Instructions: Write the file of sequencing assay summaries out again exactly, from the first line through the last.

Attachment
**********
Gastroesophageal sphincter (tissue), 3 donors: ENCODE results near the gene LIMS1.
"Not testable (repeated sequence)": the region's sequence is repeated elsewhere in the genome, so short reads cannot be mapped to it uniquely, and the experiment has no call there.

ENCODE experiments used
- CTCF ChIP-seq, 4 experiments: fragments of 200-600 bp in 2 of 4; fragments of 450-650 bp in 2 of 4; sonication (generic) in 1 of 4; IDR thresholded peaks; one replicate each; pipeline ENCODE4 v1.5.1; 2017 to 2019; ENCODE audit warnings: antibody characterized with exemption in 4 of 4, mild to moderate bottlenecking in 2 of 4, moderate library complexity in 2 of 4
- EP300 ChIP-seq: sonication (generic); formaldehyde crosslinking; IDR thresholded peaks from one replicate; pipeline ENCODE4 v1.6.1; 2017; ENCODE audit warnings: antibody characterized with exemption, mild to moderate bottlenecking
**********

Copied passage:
Gastroesophageal sphincter (tissue), 3 donors: ENCODE results near the gene LIMS1.
"Not testable (repeated sequence)": the region's sequence is repeated elsewhere in the genome, so short reads cannot be mapped to it uniquely, and the experiment has no call there.

ENCODE experiments used
- CTCF ChIP-seq, 4 experiments: fragments of 200-600 bp in 2 of 4; fragments of 450-650 bp in 2 of 4; sonication (generic) in 1 of 4; IDR thresholded peaks; one replicate each; pipeline ENCODE4 v1.5.1; 2017 to 2019; ENCODE audit warnings: antibody characterized with exemption in 4 of 4, mild to moderate bottlenecking in 2 of 4, moderate library complexity in 2 of 4
- EP300 ChIP-seq: sonication (generic); formaldehyde crosslinking; IDR thresholded peaks from one replicate; pipeline ENCODE4 v1.6.1; 2017; ENCODE audit warnings: antibody characterized with exemption, mild to moderate bottlenecking